Heather: Yes, training is so full-on right now, that it’s hard to coordinate dates—to really get into it. I am excited…I have a lot of ideas. I want to continue this in my life, whether I get a job with the [Right to Play] or another organization. It’s inspiring to think about.

PJ: You are an ambassador for Right to Play. Tell me about the organization and what you do.
Heather: I met other Right to Play ambassadors at the Olympics in 2004. It wasn’t until after 2008 that I got involved. They had a booth in the Olympic Village so we could all learn about it. I met the founder, Johann [Olav Koss], who is an inspiring man. It’s so simple…every child should be able to play. What I love the most is that we get to play. When I look at my life, my parents supported me in all the sports I tried. If they hadn’t, my life could be different. We almost moved to Colorado and I think what path my life would have taken if we moved? I’d be a different person.

So far, what I’ve done is help Johann and others in the organization with donors and kids/parents to show what Right to Play does, and where the money goes. I understand how it’s helped me in America, and people around the world have so much less than we do.
Besides building play areas, they focus on longevity in sports. They pick team leaders, who learn simple games like ball toss and also teach life skills, communication skills, hygiene, conflict resolution, etc. Kids want to play, but don’t realize they are learning until later. The team leaders are part of the community to ensure this lasts. Some organizations do temporary fixes; this organization leaves a lasting impression.

I met a team leader from Uganda. It was so cool. She taught two tribes of little boys. Every Tuesday they would come to play. When they had a war, it was the boys who helped the parents solve their problems. OMG! I can do something so small and it can lead to that…that is special!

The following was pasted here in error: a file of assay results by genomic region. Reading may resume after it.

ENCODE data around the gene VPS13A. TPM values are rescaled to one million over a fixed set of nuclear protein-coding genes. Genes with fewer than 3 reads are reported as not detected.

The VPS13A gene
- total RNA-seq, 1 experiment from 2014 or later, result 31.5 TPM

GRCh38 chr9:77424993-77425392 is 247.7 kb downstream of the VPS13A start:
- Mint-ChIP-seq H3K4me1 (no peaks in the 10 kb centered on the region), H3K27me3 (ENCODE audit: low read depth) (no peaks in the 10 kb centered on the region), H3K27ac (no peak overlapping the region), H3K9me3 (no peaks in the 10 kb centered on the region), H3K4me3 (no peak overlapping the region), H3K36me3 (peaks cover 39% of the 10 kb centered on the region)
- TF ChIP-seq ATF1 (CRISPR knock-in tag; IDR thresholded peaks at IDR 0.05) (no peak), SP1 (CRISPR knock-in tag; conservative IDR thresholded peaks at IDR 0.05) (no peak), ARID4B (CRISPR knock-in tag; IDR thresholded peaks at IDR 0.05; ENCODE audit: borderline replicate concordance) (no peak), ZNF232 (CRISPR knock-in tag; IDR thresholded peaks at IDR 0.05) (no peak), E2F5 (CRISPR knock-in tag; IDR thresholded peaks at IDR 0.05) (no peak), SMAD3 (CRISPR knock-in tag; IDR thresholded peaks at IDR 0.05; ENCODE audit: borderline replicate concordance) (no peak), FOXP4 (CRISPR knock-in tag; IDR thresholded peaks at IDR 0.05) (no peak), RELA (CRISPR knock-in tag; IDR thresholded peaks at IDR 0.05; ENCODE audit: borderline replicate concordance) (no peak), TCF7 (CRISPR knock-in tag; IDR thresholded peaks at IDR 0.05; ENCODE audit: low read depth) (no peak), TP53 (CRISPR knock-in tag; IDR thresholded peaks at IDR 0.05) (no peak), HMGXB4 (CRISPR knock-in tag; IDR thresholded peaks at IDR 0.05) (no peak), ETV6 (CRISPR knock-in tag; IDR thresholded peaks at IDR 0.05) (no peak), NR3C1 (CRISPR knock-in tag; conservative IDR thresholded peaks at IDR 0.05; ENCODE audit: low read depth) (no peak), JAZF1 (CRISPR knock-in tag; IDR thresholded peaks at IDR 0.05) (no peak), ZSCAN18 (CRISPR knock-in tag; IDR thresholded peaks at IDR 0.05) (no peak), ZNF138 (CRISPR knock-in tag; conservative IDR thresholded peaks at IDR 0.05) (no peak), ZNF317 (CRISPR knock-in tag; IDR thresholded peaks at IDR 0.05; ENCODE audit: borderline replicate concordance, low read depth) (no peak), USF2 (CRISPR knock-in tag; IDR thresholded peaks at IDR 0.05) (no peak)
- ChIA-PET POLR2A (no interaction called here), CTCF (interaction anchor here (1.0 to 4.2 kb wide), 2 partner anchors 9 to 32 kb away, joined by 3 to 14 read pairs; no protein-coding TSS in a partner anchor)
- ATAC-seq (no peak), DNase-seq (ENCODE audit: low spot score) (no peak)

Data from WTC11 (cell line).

PJ: You are also involved with Athletes for Hope.
Heather: Yes, this organization was founded by Mia Hamm and other athletes [Andre Agassi, Andrea Jaeger, Jeff Gordon, Lance Armstrong, Mohammed Ali, Tony Hawk, Mario Lemieux, Alonzo Mourning, Cal Ripken, Jr., Jackie Joyner-Kersee, and Warrick Dunn]. It is a community-based volunteer program for athletes. You can tell them when you are available and they will help you search options. I used them to work at a food bank and hospitals where I visited cancer patients. They understand the life of an athlete. For them to do this is cool.

PJ: Tell me about Swim Across America.
Heather: As the name says…they organize swims across America and the proceeds go to cancer charities. When I was a kid, my aunt had a double mastectomy and needed bone marrow. When I saw this I knew I wanted to give back. There is a swim in the Bay Area on Sept. 29. A ferry drops you off at the Golden Gate Bridge and you swim to Chrissy Field—about a mile-and-a-half. It’s so inspiring. Last time I did this with my friends and we swam as water polo. We brought a ball with us and wrote names of all the people we were swimming for. On the ferry we passed the ball around and others signed names—I’m getting chills! It’s amazing to see how many people you can touch. One friend got up and said…I’m swimming because I can. It is so simple. I’ll always remember that. There are people who can no longer do what they want to do…I can do this. It’s a cool way for me to do what I love and give back!